Unfolding.jl is a package written in Julia to perform unfolding of 3-D geometries. It was developed for geostatistical cases where complex 3-D domains are modeled and need to be unfolded for appropriate spatial analysis, estimations and simulations.
Julia was used due to its high performance and easy coding. This package was successfully tested with some big mining datasets but is still under development, so please enter in contact if you have some issue or feel free to contribute to the code.
It is necessary to install Julia to run this code. Installation instructions for Windows, Linux and macOS are available here.
After that, it is necessary to install the Unfolding package. Open a terminal, type
julia to open the REPL and then install the package with the following command. Additionally, the CSV and DataFrames packages are also installed to run the examples in the sequence.
using Pkg; Pkg.add(["Unfolding","CSV","DataFrames"])
The algorithm is based on Caixeta & Costa (2021). There are three possible workflows:
- Extract reference points from a given block model. Run unfolding for any points using them.
- Reference points are already available from other sources. Run unfolding for any points using them.
- Extract reference points from a given mesh. Run unfolding for any points using them (not available yet).
The example below is based on a block model within a folded domain. It is only necessary the X, Y and Z coordinates of the block centroids. Optionally, samples coordinates can also be informed.
The usage in Julia is detailed in the code below.
# Julia code using CSV using DataFrames using Unfolding # Reading data df_samp = CSV.read("samples.csv", DataFrame) df_block = CSV.read("block_model.csv", DataFrame) # Get coordinate points as matrix input_block = coords( df_block, columns=["XC","YC","ZC"] ) input_samp = coords( df_samp, columns=["X","Y","Z"] ) # Get reference surface points for unfolding ref_surface = getreference(input_block) # Get transformed coordinates of blocks and samples after unfolding unf_block, unf_samp = unfold([input_block,input_samp], ref_surface) # Write new XT, YT and ZT columns with the transformed coordinates for (i,c) in enumerate([:XT,:YT,:ZT]) df_samp[:,c] = unf_samp[i,:] df_block[:,c] = unf_block[i,:] end # Write output to CSV CSV.write("out_dh.csv", df_samp ) CSV.write("out_blks.csv", df_block ) # Write output to VTK format to_vtk("out_blks", unf_block) to_vtk("out_dh", unf_samp)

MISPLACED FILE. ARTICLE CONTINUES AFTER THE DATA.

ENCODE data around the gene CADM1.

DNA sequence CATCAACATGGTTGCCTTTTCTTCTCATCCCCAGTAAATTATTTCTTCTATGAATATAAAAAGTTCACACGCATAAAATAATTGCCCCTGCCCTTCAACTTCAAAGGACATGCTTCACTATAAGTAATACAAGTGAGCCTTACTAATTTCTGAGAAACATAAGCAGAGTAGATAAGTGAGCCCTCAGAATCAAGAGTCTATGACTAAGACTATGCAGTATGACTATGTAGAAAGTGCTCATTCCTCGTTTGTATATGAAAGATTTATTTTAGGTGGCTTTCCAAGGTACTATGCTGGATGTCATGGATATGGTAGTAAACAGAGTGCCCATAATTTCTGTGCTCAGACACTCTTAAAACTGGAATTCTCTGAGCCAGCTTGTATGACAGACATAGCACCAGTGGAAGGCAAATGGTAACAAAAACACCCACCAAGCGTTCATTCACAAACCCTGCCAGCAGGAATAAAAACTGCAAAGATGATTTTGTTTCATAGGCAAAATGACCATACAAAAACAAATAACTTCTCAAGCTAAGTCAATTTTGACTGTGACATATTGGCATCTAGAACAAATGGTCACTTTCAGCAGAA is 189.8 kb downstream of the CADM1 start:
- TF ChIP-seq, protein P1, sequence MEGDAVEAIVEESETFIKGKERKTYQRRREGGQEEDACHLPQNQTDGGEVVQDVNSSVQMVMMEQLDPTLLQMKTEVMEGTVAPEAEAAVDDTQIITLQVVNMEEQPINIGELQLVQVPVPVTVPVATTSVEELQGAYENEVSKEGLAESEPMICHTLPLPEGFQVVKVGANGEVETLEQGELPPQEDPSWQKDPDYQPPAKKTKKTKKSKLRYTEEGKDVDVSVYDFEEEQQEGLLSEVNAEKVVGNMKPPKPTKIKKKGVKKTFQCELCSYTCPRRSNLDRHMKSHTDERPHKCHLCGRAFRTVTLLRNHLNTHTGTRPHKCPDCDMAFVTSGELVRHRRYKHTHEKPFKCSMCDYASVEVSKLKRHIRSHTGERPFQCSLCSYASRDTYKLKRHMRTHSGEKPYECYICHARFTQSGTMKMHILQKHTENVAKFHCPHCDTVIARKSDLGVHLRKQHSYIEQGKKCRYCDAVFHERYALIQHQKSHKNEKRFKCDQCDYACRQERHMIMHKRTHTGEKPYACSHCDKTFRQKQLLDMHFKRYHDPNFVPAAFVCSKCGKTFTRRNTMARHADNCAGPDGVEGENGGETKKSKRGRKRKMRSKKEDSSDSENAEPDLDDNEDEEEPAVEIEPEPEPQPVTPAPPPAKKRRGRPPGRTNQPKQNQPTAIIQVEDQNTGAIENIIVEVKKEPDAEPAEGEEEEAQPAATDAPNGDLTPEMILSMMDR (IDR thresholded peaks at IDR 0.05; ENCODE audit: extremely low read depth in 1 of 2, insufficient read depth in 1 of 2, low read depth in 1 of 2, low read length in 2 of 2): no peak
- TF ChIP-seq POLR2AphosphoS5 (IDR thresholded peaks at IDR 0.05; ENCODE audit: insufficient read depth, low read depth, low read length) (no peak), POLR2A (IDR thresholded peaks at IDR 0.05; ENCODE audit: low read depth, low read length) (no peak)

The code can be saved in a textfile with
.jl extension and be called in a terminal:
julia file.jl or
julia -t 4 file.jl to run faster using 4 threads (or any number of threads you want). Or you can organize it in notebooks.
Python example (experimental)
Julia is not a widespread language yet. For those more familiar with Python, the Julia code can be called inside Python scripts.
Julia still need to be installed before calling it in Python. Additionally, an extra Python library must be installed in this case:
pip install julia import julia julia.install()
The data for the unfolding functions should be informed as Numpy arrays. Note that the input arrays are transposed because multidimensional arrays in Julia are stored in column-major order.
# Python example from julia import Julia Julia(compiled_modules=False) # excluding these first lines makes it run faster; but may crash in some systems import pandas as pd from julia import Unfolding as unf # Reading data df_block = pd.read_csv("block_model.csv",usecols=["XC","YC","ZC"]) df_samp = pd.read_csv("samples.csv",usecols=["X","Y","Z"]) # Get coordinate points as matrix. Data points must be informed in columns instead rows input_block = df_block.to_numpy().T input_samp = df_samp.to_numpy().T # Get reference surface points for unfolding ref_surface = unf.getreference(input_block) # Get transformed coordinates of blocks and samples after unfolding unf_block, unf_samp = unf.unfold([input_block,input_samp], ref_surface) # Write new XT, YT and ZT columns with the transformed coordinates for i,c in enumerate(["XT","YT","ZT"]): df_block[c] = unf_block[i,:] df_samp[c] = unf_samp[i,:] # Write output to CSV df_block.to_csv("out_blks.csv",index=False) df_samp.to_csv("out_samp.csv",index=False) # Write output to VTK format unf.to_vtk("out_blks", unf_block) unf.to_vtk("out_dh", unf_samp)
The output information are the transformed coordinates of the original data. It can be saved in CSV or VTK format for further uses. The example below loads the output VTK data using Python
# Python code import pyvista as pv p = pv.Plotter(notebook=False) p.add_mesh( pv.read('out_blks.vtu'), point_size=5, opacity=0.15, color='white' ) p.add_mesh( pv.read('out_dh.vtu'), point_size=8, color='red' ) p.show()
The documentation of the main functions are available as docstrings